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Rand Paul wants to move feds into Obamacare

Rand Paul

Sen. Rand Paul wants a constitutional amendment to apply Obamacare to everyone, including federal employees and Supreme Court justices.

Federal employees found out that their health insurance premiums were going up an average of 3.4 percent for fiscal year 2014. That may seem like bad news, but if one lawmaker has his way, annual single-digit premium increases under the Federal Employees Health Benefits Plan might be fondly remembered as the good old days.

Sen. Rand Paul (R-Ky.) announced plans to propose a constitutional amendment that would, among other things, require federal employees to purchase health insurance on exchanges created by the 2010 health care law. Details of the proposal were not available, but it appears that it would eliminate a raft of benefits enjoyed by feds, including the subsidy that helps pay about 72 percent of federal employees' insurance premiums.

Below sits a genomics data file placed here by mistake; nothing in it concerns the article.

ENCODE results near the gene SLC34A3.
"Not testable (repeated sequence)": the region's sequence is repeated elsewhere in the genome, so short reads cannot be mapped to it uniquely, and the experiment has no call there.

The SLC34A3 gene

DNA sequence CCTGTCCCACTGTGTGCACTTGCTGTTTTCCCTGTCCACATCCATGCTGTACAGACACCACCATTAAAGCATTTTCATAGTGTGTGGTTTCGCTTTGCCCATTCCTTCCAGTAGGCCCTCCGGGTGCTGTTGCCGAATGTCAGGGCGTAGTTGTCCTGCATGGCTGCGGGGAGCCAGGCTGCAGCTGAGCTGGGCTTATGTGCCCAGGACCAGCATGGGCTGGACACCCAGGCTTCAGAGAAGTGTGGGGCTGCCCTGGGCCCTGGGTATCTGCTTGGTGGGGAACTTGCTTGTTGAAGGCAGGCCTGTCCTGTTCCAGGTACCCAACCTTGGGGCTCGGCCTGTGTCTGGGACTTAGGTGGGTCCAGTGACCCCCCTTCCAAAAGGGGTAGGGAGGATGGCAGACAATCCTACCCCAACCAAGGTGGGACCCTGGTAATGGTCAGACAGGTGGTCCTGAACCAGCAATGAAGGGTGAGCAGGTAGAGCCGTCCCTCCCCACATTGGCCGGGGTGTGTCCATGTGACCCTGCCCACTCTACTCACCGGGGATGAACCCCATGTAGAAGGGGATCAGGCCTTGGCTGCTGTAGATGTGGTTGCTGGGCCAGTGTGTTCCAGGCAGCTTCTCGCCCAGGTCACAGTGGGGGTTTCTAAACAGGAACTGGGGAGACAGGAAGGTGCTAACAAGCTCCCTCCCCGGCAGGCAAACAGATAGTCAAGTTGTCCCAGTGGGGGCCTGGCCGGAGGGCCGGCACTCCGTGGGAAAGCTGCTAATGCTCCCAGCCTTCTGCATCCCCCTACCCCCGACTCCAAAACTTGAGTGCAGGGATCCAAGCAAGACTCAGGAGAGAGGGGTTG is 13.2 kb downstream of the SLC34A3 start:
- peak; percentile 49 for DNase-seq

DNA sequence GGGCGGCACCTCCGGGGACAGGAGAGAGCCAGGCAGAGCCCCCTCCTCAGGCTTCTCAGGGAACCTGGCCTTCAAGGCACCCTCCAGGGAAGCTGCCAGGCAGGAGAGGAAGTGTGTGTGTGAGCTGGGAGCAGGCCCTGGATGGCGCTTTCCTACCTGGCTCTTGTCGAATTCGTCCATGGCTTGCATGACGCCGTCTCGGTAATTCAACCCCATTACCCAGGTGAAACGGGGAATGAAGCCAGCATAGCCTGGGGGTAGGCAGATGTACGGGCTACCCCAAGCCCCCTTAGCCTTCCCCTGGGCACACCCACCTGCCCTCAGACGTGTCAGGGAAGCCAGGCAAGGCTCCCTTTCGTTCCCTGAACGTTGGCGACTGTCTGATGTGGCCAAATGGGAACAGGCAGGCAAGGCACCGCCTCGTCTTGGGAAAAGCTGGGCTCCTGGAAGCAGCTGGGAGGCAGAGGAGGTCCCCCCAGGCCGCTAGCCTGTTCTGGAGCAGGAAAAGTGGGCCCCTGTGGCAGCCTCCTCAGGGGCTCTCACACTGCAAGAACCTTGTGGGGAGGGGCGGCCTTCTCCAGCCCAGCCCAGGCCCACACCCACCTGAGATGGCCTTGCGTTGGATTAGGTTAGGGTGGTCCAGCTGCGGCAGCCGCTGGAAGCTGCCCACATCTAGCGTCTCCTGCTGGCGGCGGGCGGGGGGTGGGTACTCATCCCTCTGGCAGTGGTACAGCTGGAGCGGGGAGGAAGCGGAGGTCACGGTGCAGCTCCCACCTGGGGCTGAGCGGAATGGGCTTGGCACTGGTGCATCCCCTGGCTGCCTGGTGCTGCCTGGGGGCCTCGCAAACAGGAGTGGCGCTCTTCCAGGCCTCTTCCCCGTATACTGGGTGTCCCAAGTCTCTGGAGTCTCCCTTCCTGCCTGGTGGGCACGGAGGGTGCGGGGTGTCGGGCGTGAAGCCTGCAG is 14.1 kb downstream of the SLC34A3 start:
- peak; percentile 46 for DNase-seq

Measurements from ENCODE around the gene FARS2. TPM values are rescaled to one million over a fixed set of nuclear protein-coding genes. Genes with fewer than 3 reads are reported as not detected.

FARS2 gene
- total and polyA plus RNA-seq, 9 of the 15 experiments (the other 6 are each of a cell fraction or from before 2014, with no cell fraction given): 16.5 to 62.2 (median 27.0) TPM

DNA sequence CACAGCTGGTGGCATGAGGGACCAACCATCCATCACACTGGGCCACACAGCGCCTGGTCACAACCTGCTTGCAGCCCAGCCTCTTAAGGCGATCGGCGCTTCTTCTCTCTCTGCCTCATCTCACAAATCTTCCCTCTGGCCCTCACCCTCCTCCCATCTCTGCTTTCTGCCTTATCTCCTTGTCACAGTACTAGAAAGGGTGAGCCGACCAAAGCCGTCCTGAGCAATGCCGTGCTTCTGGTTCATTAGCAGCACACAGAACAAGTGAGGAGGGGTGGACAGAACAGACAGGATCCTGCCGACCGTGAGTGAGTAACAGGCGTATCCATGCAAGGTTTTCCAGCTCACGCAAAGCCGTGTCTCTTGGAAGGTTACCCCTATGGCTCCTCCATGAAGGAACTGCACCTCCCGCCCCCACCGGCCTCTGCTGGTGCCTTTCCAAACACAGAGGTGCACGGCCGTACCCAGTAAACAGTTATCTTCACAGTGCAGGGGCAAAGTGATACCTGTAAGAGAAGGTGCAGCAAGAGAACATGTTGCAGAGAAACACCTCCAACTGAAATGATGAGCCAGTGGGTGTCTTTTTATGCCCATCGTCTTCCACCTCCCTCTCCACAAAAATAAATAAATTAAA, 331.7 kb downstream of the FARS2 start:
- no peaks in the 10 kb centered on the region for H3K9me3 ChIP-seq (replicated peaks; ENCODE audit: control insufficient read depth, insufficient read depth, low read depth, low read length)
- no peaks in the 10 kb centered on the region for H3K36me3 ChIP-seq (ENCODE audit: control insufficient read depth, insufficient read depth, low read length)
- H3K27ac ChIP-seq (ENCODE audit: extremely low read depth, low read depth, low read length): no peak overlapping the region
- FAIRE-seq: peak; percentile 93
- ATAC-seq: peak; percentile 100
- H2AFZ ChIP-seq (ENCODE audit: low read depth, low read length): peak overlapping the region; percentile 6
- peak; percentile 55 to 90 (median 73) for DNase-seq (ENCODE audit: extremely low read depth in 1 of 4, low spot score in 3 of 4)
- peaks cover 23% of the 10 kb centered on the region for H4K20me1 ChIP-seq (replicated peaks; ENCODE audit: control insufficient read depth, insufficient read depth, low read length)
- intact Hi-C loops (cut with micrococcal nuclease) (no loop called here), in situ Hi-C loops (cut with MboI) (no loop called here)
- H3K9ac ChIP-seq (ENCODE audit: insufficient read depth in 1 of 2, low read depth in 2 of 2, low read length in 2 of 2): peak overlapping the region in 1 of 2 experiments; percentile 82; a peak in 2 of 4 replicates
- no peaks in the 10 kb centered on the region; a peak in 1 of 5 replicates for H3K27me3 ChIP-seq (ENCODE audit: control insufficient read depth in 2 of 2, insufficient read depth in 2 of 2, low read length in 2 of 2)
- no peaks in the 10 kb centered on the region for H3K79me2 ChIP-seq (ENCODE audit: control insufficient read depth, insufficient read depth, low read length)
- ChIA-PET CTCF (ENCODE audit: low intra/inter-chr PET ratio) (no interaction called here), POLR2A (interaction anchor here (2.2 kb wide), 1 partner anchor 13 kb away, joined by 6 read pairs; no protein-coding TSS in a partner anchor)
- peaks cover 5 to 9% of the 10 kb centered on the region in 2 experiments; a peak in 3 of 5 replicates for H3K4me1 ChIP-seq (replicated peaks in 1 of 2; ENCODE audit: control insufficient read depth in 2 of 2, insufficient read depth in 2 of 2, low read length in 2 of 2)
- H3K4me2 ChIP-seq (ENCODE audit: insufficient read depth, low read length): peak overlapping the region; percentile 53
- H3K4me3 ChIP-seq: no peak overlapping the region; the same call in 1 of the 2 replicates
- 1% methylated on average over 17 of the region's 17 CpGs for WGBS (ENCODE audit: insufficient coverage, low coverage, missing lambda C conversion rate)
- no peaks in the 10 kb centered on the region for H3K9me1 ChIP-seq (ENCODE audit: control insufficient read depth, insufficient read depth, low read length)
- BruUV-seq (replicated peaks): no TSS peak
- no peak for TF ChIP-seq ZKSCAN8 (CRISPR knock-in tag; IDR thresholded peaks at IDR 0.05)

Paul singled out for special mention Chief Justice John G. Roberts Jr., who wrote the 2012 opinion in NFIB v. Sebelius that upheld the law.

"My amendment says basically that everybody, including Justice Roberts -- who seems to be such a fan of Obamacare -- gets it too," Paul told the Daily Caller, a conservative news website. "See, right now, Justice Roberts is still continuing to have federal employee health insurance subsidized by the taxpayer. And if he likes Obamacare so much, I'm going to give him an amendment that gives Obamacare to Justice Roberts."

Paul's proposal comes more than a month after the Office of Personnel Management announced that members of Congress and their staffs, who are required to buy health insurances via exchanges under a provision of the law, will obtain premium support from their employers -- the government. Private employers are specifically barred by the law from providing any such subsidy. The OPM provided the special exemption after fears that the elimination of premium support would create a wave of resignations among congressional staffers.

A constitutional amendment would have to gain the support of two-thirds majorities in the House and the Senate, then be ratified by three-fourths of the states, so the chances of Paul's amendment being ratified are fairly close to zero. But legislative proposals to end the OPM-approved subsidy for lawmakers and staff could become part of the debate over fiscal 2014 appropriations as the clock ticks down on fiscal 2013.

Posted by Adam Mazmanian on Sep 25, 2013 at 11:06 AM


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